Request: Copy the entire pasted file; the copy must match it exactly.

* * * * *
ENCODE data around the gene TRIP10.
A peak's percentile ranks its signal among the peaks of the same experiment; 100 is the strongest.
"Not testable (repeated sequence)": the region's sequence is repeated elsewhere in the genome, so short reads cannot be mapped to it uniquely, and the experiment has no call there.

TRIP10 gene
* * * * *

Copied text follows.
ENCODE data around the gene TRIP10.
A peak's percentile ranks its signal among the peaks of the same experiment; 100 is the strongest.
"Not testable (repeated sequence)": the region's sequence is repeated elsewhere in the genome, so short reads cannot be mapped to it uniquely, and the experiment has no call there.

TRIP10 gene